Institutionalizing dialogue

OPEC Bulletin Commentary November-December 2005.

The Organization of the Petroleum Exporting Countries (OPEC) was set up in September 1960 as an inter-governmental organization to safeguard the interests and sovereign rights of its Member States. But from the outset, the five Founding Members, Iran, Iraq, Kuwait, Saudi Arabia and Venezuela, realized one very important fact — that in order to successfully prosecute their activities the relationship with their clients — the consumers — would need to be professional and candid, yet agreeable and cordial. That is why, since that groundbreaking day in Baghdad over 45 years ago, OPEC has been pursuing the road of co-operation with the principal actors that make up the international oil market.

The Organization, now with 11 Members, remains convinced that only through constructive, meaningful and regular dialogue can the necessary awareness and understanding be reached with the relevant parties on what conditions are necessary for attaining a stable oil market with fair and reasonable prices. And, as we embark on another new year, we can safely say that the foundations for such co-operation are now firmly established. In fact, 2005 might prove to be a landmark year with regard to dialogue between OPEC and other producers, and particularly with the consumers.

The ball started rolling in January with the first roundtable of Asian oil and gas ministers in New Delhi, aimed at promoting producer-consumer relations at the heart of the world’s fastest-growing region. In May, the third Joint Workshop between OPEC and the Paris-based International Energy Agency (IEA) was held in Kuwait City. This proved to be a substantive follow-up to the first two workshops held in June 2003 and April 2004. Then, in June 2005, we saw a significant breakthrough in the energy co-operation talks with the first-ever Ministerial-level meeting between OPEC and the European Union (EU). Held in Brussels, the talks were really a means for testing the waters, yet they proved so successful that a second ministerial meeting was held in early December, this time in Vienna. Just before this gathering, the two sides staged their first joint roundtable, which looked at oil market developments.

To cap off an eventful year, OPEC forged a formal energy dialogue with China in Beijing, followed within days by a similar initiative with the Russian Federation in Moscow. Add to all this the inauguration of the official headquarters of the International Energy Forum (IEF) in Riyadh, Saudi Arabia in September, the purpose of which is to promote and expand producer-consumer co-operation, and the choice of Abu Dhabi, the capital of an OPEC Member Country, for the launching of the IEA’s World Energy Outlook 2005, and one can fully appreciate the tremendous strides that have been made in enhancing global energy ties in just 12 months.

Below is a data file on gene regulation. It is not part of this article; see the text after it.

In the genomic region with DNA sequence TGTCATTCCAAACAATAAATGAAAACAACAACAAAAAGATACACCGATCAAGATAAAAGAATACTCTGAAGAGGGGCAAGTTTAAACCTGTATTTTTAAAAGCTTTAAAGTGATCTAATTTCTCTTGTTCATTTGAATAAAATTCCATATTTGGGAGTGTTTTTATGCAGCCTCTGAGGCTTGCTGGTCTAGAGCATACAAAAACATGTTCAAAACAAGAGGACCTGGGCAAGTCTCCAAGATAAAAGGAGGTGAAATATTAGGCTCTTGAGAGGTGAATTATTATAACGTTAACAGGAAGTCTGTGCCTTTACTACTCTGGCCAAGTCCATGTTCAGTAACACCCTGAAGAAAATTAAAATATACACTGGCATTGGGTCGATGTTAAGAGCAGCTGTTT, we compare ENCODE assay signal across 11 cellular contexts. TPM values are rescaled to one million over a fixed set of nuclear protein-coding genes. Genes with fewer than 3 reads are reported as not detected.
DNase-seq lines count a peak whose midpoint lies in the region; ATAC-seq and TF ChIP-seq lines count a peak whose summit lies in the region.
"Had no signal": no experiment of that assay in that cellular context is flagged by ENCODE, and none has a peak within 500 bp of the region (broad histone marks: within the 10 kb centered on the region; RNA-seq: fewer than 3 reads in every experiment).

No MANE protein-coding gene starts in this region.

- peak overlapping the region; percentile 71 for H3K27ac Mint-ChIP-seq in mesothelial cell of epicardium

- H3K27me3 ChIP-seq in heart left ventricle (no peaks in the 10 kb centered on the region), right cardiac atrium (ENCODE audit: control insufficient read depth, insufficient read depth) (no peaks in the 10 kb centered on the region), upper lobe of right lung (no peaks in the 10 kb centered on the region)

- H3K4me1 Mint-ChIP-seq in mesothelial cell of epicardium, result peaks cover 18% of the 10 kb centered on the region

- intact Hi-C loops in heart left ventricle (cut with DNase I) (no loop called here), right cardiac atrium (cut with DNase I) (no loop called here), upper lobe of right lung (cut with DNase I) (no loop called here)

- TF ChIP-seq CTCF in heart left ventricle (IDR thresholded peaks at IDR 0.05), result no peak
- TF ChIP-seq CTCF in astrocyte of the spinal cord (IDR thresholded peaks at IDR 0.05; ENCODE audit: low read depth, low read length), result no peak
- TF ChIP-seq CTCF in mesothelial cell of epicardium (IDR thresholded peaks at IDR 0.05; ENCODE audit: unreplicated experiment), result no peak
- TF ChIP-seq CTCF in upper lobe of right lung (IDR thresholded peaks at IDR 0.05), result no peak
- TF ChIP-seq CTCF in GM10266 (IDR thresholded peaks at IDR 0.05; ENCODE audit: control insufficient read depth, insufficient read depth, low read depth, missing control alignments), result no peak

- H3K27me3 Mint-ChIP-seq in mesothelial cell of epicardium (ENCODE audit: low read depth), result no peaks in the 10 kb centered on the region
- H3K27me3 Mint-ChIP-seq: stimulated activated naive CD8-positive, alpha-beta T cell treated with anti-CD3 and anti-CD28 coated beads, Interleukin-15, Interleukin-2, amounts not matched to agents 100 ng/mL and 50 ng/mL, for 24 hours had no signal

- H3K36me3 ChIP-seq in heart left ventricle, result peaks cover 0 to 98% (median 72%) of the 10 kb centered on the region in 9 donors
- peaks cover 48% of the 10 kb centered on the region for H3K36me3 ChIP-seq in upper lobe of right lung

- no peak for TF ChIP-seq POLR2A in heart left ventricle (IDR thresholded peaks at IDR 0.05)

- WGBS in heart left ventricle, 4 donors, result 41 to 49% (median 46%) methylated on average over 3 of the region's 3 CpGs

Obviously, OPEC is keen to build on last year’s momentum and 2006 promises to be another busy year of relations-building, especially with the consumers. The Organization will attend the third ministerial meeting of the EU-OPEC Energy Dialogue in Brussels in June. The two sides will also hold a meeting on energy technologies and convene a second roundtable on the impact of energy policies on both supply and demand. There are also proposals for a study on refining, another workshop on the role of the financial markets, while moves will be advanced towards setting up an EU-OPEC technology centre, which Kuwait has already indicated it wants to host and sponsor.

All in all, it really is an exciting time, especially when one considers that just a few years ago this kind of initiative was a mere pipedream, such was the extent of the divide between the two sides. But the success of 2005 is testament to the new awareness that such an approach — sitting down together and talking about each other’s needs — is the best way to manage a commodity that is complex, volatile and extremely unpredictable, yet essential for global economic growth.

OPEC, for its part, will continue to pursue the road of co-operation. It is confident that the progress it has been instrumental in bringing about over the past year or so will be sustained and expanded so that the petroleum industry can go from strength to strength and bring stability and prosperity to producers and consumers alike. At the same time, we will finally be able to lay to rest that sense of confrontation and those feelings of mistrust that for so long prevented this kind of initiative from coming to fruition.

This Commentary is taken from the November-December 2005 edition of the OPEC Bulletin, which can be downloaded free of charge in PDF format from the OPEC website.

OPEC Bulletin (November-December 2005)

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